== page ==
Quick, easy and delicious
Rather than cook the fruit to develop the pectin, I have used Certo liquid pectin since I made my very first batch. It is easy and quick, and I have had batch after batch turn out and set up perfectly. The recipe here uses the liquid pectin — if you choose to use powdered pectin or another method, your results may vary and you will need to use a recipe specifically for powdered pectin or your chosen method and follow those specific instructions closely.
Homemade jam is a great way to use up under-sized berries or those that are not picture-perfect in appearance, but never use over-ripe fruit or fruit with soft or rotten spots. Use safe canning practices whenever preserving any food.
Homemade Strawberry JamCourse: miscellaneous, CondimentsDifficulty: Easy
4 cups prepared (step 2 in directions) fully ripe strawberries, about 2 quarts
7 cups granulated sugar, measure into separate bowl and set aside
1/2 teaspoon butter or margarine (optional – reduces foaming)
1 pouch CERTO Fruit Pectin
- Bring boiling-water canner, half-full with water, to simmer. Wash jars and screw bands in hot, soapy water; rinse with warm water. Pour boiling water over flat lids in saucepan off the heat. Let stand in hot water until ready to use. Drain well before filling.
- Stem and crush strawberries thoroughly, one layer at a time, in a bowl. Measure exactly 4 cups crushed strawberries into 6 or 8-quart saucepan.
- Cut top off pouch of liquid pectin and stand it upright in a wide mug or canning jar. Set aside.
- Add sugar to strawberries in pot; stir. Add butter to reduce foaming. Bring to full rolling boil (a boil that doesn’t stop bubbling when stirred) over high heat, stirring constantly. When a full rolling boil is reached, stir in pectin. Return to full rolling boil and boil exactly 1 minute, stirring constantly. Remove from heat. Skim off any foam from the surface with metal spoon and discard.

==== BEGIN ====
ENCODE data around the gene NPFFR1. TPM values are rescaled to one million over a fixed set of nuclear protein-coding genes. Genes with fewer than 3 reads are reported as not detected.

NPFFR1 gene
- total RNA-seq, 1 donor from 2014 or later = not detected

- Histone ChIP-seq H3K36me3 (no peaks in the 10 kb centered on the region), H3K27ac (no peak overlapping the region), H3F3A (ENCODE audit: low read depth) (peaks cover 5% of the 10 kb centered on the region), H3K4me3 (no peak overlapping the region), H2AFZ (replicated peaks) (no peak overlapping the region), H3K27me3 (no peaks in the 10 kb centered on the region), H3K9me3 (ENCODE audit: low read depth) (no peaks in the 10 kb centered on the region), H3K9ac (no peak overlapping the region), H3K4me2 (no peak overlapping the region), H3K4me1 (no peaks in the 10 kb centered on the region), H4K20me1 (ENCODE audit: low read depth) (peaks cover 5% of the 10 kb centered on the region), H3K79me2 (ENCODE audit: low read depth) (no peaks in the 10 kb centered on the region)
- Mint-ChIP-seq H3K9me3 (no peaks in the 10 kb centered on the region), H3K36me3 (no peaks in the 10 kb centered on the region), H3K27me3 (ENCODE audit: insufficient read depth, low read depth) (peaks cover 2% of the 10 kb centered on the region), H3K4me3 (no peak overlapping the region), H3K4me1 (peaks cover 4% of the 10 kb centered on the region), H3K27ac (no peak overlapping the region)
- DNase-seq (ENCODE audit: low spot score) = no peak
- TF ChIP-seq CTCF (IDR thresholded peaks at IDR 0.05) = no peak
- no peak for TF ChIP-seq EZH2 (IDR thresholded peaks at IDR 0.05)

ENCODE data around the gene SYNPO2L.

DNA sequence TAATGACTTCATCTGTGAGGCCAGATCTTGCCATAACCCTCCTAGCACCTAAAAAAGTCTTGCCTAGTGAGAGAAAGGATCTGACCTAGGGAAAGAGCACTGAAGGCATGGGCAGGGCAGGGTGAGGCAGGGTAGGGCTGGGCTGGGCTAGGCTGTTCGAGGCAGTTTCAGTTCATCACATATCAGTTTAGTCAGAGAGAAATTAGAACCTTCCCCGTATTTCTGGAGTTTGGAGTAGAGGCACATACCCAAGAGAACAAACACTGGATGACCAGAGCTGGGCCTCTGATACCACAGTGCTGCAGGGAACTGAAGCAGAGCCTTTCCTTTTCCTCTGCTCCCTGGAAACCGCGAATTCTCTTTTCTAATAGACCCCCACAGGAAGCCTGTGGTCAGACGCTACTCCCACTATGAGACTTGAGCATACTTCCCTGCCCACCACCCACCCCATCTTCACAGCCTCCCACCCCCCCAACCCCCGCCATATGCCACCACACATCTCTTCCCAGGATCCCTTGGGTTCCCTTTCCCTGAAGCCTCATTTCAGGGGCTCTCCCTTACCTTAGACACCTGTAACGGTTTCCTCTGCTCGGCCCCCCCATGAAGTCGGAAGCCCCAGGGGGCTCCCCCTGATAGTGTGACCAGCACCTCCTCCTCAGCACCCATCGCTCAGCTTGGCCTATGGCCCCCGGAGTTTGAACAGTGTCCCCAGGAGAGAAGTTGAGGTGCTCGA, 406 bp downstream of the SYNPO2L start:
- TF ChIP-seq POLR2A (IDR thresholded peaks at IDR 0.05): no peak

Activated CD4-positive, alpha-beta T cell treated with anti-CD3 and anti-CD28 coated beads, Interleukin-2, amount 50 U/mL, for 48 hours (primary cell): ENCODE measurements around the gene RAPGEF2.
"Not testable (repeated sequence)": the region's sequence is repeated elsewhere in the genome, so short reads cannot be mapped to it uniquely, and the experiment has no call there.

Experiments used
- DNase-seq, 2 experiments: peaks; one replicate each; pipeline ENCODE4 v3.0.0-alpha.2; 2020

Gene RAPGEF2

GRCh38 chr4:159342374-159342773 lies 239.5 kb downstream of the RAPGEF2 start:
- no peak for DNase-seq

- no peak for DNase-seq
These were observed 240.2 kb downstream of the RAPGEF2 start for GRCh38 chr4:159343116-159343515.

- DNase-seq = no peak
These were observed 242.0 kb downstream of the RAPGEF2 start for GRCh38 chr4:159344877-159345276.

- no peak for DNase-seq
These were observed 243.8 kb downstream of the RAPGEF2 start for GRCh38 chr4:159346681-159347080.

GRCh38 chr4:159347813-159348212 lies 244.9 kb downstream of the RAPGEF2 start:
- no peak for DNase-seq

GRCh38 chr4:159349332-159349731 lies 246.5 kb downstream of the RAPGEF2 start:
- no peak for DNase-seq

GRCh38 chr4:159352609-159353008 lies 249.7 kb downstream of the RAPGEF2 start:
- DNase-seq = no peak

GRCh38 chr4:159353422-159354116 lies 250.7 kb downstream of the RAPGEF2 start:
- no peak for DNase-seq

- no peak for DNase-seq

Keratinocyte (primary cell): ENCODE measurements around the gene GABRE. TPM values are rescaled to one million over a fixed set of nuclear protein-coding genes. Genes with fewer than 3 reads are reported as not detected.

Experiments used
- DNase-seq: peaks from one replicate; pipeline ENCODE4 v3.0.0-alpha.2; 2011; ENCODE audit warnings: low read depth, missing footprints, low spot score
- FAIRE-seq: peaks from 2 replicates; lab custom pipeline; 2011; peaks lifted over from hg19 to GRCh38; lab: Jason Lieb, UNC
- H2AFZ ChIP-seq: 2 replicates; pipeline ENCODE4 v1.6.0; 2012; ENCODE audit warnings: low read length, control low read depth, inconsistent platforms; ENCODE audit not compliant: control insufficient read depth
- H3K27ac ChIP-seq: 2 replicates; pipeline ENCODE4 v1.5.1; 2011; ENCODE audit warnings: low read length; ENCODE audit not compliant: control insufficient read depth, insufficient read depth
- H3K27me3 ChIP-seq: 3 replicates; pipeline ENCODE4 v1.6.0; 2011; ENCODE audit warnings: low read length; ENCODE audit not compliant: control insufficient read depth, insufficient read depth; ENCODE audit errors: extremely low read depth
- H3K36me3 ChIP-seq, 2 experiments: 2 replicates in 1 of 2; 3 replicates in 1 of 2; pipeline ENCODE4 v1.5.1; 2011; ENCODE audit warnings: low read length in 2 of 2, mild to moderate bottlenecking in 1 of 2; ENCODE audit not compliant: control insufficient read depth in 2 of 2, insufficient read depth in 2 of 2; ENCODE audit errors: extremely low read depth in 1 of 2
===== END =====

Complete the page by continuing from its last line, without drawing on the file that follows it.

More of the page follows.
- Ladle immediately into prepared jars, filling to within 1/4 inch of tops. Wipe jar rims and threads. Cover with 2-piece lids. Screw bands tightly. Place jars on elevated rack in canner. Lower rack into canner. (Water must cover jars by 1 to 2 inches. Add boiling water, if necessary.) Cover; bring water to gentle boil. Process 10 minutes. Remove jars and place upright on towel to cool completely. After jars cool, check seals by pressing middle of lid with finger. (If lid springs back, lid is not sealed and refrigeration is necessary)
- ALTITUDE ADJUSTMENTS – At altitudes above 1,000 feet, increase processing time as indicated: 1,001 to 3,000 feet-increase processing time by 5 minutes; 3,001 to 6,000 feet-increase processing time by 10 minutes; 6,001 to 8,000 feet-increase processing time by 15 minutes; 8,001 to 10,000 feet-increase processing time by 20 minutes.
- If berries are extra ripe, use 3-3/4 cups prepared fruit and add 1/4 cup fresh lemon juice.
- To get exact level cup measures of sugar, spoon sugar into dry metal or plastic measuring cups, then level by scraping excess sugar from top of cup with straight-edged knife.